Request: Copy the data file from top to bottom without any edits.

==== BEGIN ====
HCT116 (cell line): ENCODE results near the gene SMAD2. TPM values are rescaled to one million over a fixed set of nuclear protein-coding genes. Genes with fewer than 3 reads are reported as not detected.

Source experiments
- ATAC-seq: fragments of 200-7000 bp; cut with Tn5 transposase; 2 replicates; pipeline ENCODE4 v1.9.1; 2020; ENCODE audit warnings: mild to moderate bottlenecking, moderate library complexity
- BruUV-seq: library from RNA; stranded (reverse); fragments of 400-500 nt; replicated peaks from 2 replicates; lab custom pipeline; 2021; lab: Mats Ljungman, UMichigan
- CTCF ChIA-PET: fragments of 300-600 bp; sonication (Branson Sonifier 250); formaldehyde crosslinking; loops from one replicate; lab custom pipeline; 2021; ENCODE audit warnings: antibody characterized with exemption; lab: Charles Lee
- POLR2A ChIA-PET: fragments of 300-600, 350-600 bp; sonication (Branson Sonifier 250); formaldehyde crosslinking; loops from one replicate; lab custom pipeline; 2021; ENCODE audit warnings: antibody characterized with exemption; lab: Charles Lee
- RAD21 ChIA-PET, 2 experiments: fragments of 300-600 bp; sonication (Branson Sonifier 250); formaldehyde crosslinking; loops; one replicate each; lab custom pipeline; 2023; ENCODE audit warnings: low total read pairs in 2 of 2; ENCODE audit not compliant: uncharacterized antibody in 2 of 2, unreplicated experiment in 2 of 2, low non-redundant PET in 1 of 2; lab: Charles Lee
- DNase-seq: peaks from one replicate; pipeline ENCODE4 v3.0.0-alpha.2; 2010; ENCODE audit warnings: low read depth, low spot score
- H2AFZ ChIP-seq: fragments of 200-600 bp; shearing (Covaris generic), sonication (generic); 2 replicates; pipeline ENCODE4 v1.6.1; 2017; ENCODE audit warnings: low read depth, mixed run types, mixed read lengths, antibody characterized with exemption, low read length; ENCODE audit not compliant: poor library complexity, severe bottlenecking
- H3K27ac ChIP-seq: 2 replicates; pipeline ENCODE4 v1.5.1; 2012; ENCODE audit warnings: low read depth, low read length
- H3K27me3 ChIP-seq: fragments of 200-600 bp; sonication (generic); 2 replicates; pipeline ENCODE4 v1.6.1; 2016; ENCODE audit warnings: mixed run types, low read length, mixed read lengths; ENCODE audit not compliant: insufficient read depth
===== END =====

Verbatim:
HCT116 (cell line): ENCODE results near the gene SMAD2. TPM values are rescaled to one million over a fixed set of nuclear protein-coding genes. Genes with fewer than 3 reads are reported as not detected.

Source experiments
- ATAC-seq: fragments of 200-7000 bp; cut with Tn5 transposase; 2 replicates; pipeline ENCODE4 v1.9.1; 2020; ENCODE audit warnings: mild to moderate bottlenecking, moderate library complexity
- BruUV-seq: library from RNA; stranded (reverse); fragments of 400-500 nt; replicated peaks from 2 replicates; lab custom pipeline; 2021; lab: Mats Ljungman, UMichigan
- CTCF ChIA-PET: fragments of 300-600 bp; sonication (Branson Sonifier 250); formaldehyde crosslinking; loops from one replicate; lab custom pipeline; 2021; ENCODE audit warnings: antibody characterized with exemption; lab: Charles Lee
- POLR2A ChIA-PET: fragments of 300-600, 350-600 bp; sonication (Branson Sonifier 250); formaldehyde crosslinking; loops from one replicate; lab custom pipeline; 2021; ENCODE audit warnings: antibody characterized with exemption; lab: Charles Lee
- RAD21 ChIA-PET, 2 experiments: fragments of 300-600 bp; sonication (Branson Sonifier 250); formaldehyde crosslinking; loops; one replicate each; lab custom pipeline; 2023; ENCODE audit warnings: low total read pairs in 2 of 2; ENCODE audit not compliant: uncharacterized antibody in 2 of 2, unreplicated experiment in 2 of 2, low non-redundant PET in 1 of 2; lab: Charles Lee
- DNase-seq: peaks from one replicate; pipeline ENCODE4 v3.0.0-alpha.2; 2010; ENCODE audit warnings: low read depth, low spot score
- H2AFZ ChIP-seq: fragments of 200-600 bp; shearing (Covaris generic), sonication (generic); 2 replicates; pipeline ENCODE4 v1.6.1; 2017; ENCODE audit warnings: low read depth, mixed run types, mixed read lengths, antibody characterized with exemption, low read length; ENCODE audit not compliant: poor library complexity, severe bottlenecking
- H3K27ac ChIP-seq: 2 replicates; pipeline ENCODE4 v1.5.1; 2012; ENCODE audit warnings: low read depth, low read length
- H3K27me3 ChIP-seq: fragments of 200-600 bp; sonication (generic); 2 replicates; pipeline ENCODE4 v1.6.1; 2016; ENCODE audit warnings: mixed run types, low read length, mixed read lengths; ENCODE audit not compliant: insufficient read depth